The image featured here is the community organising framework matrix developed by the Company of Community Organisers. It is a tool which organisers can use to help explain how we go about our ultimate goal to assist local people in creating the changes they want for their community. Over the course of this blog series I will explore each piece of the framework to the best of my ability. Today I will discuss ‘Listening’.
So why ‘listening’? In last month’s introductory blog, I quoted ‘Community Organising is the work of building relationships and networks…’ A great way to build a relationship of mutual respect and collaboration is by getting to know people and letting them know you. The act of deep listening creates the space for that to happen. With the use of the word deep I’ve alluded to there being different levels to listening.
If you do an online search for ‘Levels of Listening’ you’ll see 3,4,5 or more levels of listening. What is important is that they all show an arc of listening that moves from superficial to deep. I believe that all levels of listening are useful, but in the context of organising listening deeply is a requirement. I have a word count limit which won’t let me explore many levels of listening, but I will try to touch on listening on the less deep side of things and the previously mentioned deep listening for contrast purposes. I’m going to call the less deep level ‘confirmation’ listening. The practice of ‘confirmation’ listening is deeper than nodding and going over your shopping list while another person is projecting noises your way.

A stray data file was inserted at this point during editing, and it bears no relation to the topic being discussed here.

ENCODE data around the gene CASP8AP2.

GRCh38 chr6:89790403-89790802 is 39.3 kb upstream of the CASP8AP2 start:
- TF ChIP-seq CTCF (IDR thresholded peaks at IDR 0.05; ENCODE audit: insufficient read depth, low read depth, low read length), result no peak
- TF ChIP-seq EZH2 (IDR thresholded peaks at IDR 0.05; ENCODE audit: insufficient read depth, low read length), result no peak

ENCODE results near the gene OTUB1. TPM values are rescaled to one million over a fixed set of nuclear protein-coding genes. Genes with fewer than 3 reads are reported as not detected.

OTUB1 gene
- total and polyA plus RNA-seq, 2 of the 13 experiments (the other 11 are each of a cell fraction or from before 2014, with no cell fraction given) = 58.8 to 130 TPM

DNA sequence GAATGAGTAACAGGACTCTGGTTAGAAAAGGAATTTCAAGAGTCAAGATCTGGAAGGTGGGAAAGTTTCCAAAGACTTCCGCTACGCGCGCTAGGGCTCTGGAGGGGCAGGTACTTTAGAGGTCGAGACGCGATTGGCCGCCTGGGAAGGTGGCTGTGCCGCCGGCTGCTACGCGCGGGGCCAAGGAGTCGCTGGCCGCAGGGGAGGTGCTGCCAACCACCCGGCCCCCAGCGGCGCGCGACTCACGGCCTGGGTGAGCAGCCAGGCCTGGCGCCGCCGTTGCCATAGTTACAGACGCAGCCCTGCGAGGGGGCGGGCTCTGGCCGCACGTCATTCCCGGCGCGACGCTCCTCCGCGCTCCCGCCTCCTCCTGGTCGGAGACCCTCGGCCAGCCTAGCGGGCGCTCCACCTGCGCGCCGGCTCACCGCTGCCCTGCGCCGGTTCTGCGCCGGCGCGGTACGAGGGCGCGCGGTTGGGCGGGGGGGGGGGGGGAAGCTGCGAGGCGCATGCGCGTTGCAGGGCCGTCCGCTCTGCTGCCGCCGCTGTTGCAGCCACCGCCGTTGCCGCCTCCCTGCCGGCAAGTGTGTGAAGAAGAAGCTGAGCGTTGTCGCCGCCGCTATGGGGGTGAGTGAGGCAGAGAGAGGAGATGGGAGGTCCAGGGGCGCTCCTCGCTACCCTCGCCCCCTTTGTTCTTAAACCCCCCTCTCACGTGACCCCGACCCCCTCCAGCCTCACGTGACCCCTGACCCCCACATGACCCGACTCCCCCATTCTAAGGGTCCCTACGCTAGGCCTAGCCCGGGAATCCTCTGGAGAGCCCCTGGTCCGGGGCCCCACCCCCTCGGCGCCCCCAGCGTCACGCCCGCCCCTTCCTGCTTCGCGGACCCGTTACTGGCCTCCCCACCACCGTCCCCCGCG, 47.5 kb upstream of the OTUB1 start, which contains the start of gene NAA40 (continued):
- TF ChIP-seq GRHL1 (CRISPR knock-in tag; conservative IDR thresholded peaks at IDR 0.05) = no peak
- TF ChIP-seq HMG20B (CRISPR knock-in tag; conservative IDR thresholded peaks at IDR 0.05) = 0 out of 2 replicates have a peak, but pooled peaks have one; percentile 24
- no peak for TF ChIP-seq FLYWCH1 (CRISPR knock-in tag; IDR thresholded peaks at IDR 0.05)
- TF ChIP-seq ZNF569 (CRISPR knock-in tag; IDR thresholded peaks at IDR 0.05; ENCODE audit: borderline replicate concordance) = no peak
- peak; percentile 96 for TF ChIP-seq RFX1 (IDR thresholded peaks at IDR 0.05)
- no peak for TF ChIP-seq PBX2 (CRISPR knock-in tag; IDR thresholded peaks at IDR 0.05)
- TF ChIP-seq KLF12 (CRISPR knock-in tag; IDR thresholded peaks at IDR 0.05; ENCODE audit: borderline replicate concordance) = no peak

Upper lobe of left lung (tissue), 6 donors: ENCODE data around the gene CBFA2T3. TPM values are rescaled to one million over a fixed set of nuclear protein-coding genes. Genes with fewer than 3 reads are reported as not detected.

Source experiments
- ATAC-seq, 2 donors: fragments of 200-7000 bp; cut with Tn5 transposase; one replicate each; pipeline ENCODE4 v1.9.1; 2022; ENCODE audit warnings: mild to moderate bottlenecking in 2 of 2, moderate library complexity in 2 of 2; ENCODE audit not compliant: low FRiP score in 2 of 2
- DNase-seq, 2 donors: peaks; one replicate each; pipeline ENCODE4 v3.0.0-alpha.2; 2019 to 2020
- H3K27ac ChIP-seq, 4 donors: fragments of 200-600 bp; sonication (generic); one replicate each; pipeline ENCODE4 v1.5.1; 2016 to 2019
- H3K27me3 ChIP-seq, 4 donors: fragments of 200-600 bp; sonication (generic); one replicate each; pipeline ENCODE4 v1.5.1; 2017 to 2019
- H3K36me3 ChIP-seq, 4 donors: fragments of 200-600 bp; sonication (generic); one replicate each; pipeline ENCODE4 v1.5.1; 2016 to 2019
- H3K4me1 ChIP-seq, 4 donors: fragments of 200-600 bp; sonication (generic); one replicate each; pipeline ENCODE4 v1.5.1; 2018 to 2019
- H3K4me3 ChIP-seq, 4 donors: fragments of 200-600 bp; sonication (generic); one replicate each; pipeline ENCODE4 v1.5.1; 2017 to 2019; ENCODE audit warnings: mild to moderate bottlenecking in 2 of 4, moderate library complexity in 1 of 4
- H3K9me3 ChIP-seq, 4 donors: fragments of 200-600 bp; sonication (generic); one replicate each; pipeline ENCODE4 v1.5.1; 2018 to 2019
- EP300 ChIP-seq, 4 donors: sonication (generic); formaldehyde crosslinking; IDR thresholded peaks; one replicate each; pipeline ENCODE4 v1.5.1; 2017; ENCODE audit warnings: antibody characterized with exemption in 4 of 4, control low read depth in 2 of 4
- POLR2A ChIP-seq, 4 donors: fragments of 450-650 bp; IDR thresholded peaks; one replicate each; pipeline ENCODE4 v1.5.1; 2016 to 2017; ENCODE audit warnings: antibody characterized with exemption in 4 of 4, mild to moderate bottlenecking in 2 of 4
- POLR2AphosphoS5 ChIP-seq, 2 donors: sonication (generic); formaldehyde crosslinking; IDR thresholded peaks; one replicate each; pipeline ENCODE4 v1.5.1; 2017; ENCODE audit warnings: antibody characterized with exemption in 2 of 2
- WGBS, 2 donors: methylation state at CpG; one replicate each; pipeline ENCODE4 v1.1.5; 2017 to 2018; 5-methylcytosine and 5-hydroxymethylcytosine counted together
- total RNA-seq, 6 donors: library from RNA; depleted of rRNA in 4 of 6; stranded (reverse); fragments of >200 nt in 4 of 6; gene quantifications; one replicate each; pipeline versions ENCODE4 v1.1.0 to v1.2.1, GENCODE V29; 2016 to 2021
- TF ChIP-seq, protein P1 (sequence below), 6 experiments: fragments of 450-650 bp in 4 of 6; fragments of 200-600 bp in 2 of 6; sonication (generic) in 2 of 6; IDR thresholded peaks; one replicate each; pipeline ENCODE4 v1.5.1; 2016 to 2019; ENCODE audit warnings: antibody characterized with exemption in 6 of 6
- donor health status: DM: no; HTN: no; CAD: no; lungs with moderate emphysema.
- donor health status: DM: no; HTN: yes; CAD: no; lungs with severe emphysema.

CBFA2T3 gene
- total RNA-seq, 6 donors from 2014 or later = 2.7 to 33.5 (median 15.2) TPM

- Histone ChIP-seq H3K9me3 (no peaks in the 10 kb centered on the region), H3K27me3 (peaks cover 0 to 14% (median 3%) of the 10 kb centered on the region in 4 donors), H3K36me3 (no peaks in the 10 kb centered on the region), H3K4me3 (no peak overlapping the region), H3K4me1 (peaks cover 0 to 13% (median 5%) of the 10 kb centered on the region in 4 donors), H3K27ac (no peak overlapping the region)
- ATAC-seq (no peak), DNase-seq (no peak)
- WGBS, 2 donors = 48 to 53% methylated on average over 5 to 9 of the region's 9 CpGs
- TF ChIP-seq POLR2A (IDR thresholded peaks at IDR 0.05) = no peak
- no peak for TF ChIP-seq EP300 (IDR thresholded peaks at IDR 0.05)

A confirmation listener will be looking out for key words to confirm ideas already held, or words that can be thrown back at the speaker to force the confirmation they require. I’m guessing it’s good for debates or a career as a spokesperson. These listeners aren’t looking to gain knowledge or grow from what they hear, they have an agenda which they need to push.
In the world of community organising, listening when you know the answer you want or listening for the answer you want will not support the framework of organising, or even a good friendship, it only shows you are paying the minimum amount of attention required to get your way. Community organisers don’t come into an area knowing what the local people need, we come in seeking to learn.
A community organiser listening deeply has that genuine interest in others and they will also share some of their own stories and motivations when appropriate. We do this to develop trust in the community. We don’t come into a community to take information, go away, to come back later and deposit change on a community.
I’m not staying that is a bad model of creating change, there is no judgement here. That way of doing things isn’t the community organising model. Supporting community led actions through collaborations developed from trust is how we facilitate change. None of the other pieces of the framework will work without trust, and that comes from showing the speaker that, as a community organiser, I hear you, understand you, and I see the possibilities in you and in other local people. That’s a lot to deliver in community conversations, but it is the sunlight needed to feed the seeds of a new future which the community collectively creates. This is what Nationwide hopes to do through my work around the Oakfield Campus Development.
Episode 2: The Iron Rule of Community Organising